This project started when a presentation was made by a game maker, Joshua Bidwell. What impressed me was that he was able to use musical terminology to describe the types of sounds that he was after and the concept behind the game which, was described as an exploration of what the concept of ‘home’. This concept was elaborated to incorporate nurturing and safety. The format behind the game was based on an alien landscape where birds need to feed the nest where bird embryos and incubated and feed themselves. The health of the nest and the health of the birds nurturing the nests were linked. Themes of climate change and rising sea levels were also investigated within the game and the protection of the nest and themselves.
A list of foley was created and uploaded to a google drive folder that was shared amongst the team members and used to guide the process of recording foley and editing the results. The process of editing each foley sound is quite exacting and a certain amount of processing needs to be applied to each sample in order to prepare it for inclusion within a game. The sound asset list was printed out, reviewed and used to help guide me, while I recorded and checked off various sound assets from the list provided. A Zoom H6 recorder was used to record the sounds. The in-built microphone was used to capture the majority of ‘field’ recordings that constituted the foley sounds that were eventually presented to the game makers for inclusion in Nest. Upon reflection, a better quality recording unit with a specialised, pencil condenser microphone, should have been used in conjunction with a ‘wind sock’. There was a lot of post production work that was necessary to remove a lot of background noise utilising a high pass filter and noise reduction software such as: Isotope noise reduction plug – in. A link has been provided to explain how the isotope de-noise plug in works. A lot of background noise and wind noise in particular had to be removed, even when somethings were recorded indoors.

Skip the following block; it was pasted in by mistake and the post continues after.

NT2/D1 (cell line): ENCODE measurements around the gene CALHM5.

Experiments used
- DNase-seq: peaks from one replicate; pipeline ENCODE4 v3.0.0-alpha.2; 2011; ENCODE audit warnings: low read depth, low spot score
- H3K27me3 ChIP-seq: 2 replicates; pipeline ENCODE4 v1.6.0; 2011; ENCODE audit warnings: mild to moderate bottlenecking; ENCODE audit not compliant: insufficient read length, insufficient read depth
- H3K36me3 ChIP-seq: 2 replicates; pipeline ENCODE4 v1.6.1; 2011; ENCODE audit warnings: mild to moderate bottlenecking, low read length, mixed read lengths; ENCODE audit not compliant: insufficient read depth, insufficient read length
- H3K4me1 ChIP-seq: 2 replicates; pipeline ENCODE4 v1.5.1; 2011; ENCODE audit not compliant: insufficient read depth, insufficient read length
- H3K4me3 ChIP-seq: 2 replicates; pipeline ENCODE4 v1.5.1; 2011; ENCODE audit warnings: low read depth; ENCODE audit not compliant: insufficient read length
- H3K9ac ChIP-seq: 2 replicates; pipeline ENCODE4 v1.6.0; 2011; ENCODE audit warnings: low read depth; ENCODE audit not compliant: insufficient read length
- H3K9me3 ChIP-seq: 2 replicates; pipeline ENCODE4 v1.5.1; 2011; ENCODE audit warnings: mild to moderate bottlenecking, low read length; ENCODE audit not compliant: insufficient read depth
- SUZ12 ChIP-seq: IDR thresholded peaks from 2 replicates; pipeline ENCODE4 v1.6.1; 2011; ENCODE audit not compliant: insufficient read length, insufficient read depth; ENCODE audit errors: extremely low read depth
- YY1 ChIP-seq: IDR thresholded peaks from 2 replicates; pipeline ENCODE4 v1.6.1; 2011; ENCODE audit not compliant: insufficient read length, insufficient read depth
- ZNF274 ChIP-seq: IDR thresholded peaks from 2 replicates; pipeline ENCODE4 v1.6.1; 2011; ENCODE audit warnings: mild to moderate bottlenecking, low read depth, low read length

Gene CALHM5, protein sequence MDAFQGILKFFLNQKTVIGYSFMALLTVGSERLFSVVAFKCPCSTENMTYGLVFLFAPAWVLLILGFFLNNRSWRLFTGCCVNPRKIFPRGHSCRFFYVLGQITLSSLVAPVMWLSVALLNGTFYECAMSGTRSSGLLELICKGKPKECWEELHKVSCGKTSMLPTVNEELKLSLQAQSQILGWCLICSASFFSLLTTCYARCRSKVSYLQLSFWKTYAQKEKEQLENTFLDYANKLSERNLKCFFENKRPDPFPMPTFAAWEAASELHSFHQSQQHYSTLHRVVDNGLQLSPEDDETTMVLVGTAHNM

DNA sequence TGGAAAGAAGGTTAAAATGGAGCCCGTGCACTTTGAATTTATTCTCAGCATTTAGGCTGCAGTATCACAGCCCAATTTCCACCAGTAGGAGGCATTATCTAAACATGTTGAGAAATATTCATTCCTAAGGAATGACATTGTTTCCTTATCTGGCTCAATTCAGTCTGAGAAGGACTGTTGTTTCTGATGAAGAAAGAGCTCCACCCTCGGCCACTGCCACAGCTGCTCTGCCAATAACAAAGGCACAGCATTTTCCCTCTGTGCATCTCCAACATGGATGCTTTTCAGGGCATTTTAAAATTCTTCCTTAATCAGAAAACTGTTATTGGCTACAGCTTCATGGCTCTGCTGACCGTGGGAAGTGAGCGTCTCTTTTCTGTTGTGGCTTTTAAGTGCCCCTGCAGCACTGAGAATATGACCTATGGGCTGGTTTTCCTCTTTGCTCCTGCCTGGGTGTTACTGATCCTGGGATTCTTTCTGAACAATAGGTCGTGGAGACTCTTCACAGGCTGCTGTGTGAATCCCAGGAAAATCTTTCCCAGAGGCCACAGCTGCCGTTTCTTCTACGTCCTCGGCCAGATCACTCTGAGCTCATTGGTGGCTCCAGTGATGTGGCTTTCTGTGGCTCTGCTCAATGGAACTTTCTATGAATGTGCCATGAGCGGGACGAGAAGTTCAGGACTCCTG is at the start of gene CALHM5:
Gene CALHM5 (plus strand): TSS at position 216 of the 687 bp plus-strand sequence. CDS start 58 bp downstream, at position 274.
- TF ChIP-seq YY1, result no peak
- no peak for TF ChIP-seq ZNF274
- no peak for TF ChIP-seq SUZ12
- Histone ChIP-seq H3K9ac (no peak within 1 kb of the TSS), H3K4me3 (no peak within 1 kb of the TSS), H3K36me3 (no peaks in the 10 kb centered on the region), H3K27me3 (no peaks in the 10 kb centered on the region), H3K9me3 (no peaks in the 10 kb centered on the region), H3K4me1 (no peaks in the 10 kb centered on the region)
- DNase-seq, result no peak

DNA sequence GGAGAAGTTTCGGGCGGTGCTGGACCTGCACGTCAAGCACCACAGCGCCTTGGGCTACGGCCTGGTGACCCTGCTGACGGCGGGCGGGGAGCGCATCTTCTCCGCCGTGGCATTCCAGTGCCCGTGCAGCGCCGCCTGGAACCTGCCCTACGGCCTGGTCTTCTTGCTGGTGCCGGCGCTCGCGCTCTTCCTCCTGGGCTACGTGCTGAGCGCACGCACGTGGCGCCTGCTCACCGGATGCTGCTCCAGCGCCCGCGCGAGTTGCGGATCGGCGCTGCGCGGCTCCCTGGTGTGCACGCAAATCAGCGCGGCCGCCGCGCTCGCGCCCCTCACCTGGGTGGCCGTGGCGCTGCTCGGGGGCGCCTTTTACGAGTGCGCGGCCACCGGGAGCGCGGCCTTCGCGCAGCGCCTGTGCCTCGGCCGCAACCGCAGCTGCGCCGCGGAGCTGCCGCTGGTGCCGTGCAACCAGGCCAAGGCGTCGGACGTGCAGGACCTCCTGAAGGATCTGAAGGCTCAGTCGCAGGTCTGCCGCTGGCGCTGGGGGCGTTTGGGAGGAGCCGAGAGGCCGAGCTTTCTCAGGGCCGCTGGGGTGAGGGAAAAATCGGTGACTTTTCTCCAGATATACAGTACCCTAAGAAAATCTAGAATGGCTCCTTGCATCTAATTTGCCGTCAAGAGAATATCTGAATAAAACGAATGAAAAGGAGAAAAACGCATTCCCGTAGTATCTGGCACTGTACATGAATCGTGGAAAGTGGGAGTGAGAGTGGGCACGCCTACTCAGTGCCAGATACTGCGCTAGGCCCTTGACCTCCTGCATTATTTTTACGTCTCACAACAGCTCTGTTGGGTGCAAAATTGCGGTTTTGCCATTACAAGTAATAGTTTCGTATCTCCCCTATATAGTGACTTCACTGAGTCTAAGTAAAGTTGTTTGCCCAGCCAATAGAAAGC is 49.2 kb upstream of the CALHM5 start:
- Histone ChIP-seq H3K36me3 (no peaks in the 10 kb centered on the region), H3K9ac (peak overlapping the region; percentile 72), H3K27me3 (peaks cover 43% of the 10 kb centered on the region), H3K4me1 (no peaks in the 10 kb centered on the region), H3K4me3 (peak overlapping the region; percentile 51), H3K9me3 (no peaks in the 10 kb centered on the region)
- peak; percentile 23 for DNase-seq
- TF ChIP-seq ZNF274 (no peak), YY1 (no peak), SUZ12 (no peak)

Excerpts from a Nest powerpoint presentation, have been included below:
An asset list for the foley has been included below: